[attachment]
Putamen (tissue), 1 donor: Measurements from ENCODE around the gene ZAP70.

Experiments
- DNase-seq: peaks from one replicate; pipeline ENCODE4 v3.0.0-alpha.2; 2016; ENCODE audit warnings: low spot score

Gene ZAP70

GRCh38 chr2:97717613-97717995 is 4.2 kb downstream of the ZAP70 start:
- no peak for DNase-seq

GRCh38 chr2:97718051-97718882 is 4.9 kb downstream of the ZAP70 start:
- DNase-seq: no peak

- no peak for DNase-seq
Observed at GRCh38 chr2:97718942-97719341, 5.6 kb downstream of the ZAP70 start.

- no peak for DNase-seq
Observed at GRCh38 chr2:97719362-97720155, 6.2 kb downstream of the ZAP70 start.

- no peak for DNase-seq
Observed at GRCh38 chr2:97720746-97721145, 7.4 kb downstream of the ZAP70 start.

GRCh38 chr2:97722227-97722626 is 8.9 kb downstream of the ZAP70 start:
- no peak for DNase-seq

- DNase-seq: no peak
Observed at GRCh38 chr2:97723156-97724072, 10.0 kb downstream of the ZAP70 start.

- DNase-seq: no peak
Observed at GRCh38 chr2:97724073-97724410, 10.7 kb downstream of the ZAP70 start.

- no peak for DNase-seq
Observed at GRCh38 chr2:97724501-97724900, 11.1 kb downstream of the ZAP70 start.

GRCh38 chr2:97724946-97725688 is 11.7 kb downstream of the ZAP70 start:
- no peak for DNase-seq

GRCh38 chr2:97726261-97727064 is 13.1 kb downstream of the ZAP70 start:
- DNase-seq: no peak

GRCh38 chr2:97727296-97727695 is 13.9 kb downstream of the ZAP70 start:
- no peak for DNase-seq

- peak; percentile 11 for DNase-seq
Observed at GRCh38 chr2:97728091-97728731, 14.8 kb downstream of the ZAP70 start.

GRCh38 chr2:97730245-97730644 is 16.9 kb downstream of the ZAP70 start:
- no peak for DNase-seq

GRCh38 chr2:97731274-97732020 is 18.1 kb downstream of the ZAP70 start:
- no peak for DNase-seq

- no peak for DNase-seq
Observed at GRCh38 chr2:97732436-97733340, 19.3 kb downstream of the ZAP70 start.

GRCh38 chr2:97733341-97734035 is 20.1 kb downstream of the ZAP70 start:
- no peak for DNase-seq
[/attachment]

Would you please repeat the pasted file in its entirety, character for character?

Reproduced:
Putamen (tissue), 1 donor: Measurements from ENCODE around the gene ZAP70.

Experiments
- DNase-seq: peaks from one replicate; pipeline ENCODE4 v3.0.0-alpha.2; 2016; ENCODE audit warnings: low spot score

Gene ZAP70

GRCh38 chr2:97717613-97717995 is 4.2 kb downstream of the ZAP70 start:
- no peak for DNase-seq

GRCh38 chr2:97718051-97718882 is 4.9 kb downstream of the ZAP70 start:
- DNase-seq: no peak

- no peak for DNase-seq
Observed at GRCh38 chr2:97718942-97719341, 5.6 kb downstream of the ZAP70 start.

- no peak for DNase-seq
Observed at GRCh38 chr2:97719362-97720155, 6.2 kb downstream of the ZAP70 start.

- no peak for DNase-seq
Observed at GRCh38 chr2:97720746-97721145, 7.4 kb downstream of the ZAP70 start.

GRCh38 chr2:97722227-97722626 is 8.9 kb downstream of the ZAP70 start:
- no peak for DNase-seq

- DNase-seq: no peak
Observed at GRCh38 chr2:97723156-97724072, 10.0 kb downstream of the ZAP70 start.

- DNase-seq: no peak
Observed at GRCh38 chr2:97724073-97724410, 10.7 kb downstream of the ZAP70 start.

- no peak for DNase-seq
Observed at GRCh38 chr2:97724501-97724900, 11.1 kb downstream of the ZAP70 start.

GRCh38 chr2:97724946-97725688 is 11.7 kb downstream of the ZAP70 start:
- no peak for DNase-seq

GRCh38 chr2:97726261-97727064 is 13.1 kb downstream of the ZAP70 start:
- DNase-seq: no peak

GRCh38 chr2:97727296-97727695 is 13.9 kb downstream of the ZAP70 start:
- no peak for DNase-seq

- peak; percentile 11 for DNase-seq
Observed at GRCh38 chr2:97728091-97728731, 14.8 kb downstream of the ZAP70 start.

GRCh38 chr2:97730245-97730644 is 16.9 kb downstream of the ZAP70 start:
- no peak for DNase-seq

GRCh38 chr2:97731274-97732020 is 18.1 kb downstream of the ZAP70 start:
- no peak for DNase-seq

- no peak for DNase-seq
Observed at GRCh38 chr2:97732436-97733340, 19.3 kb downstream of the ZAP70 start.

GRCh38 chr2:97733341-97734035 is 20.1 kb downstream of the ZAP70 start:
- no peak for DNase-seq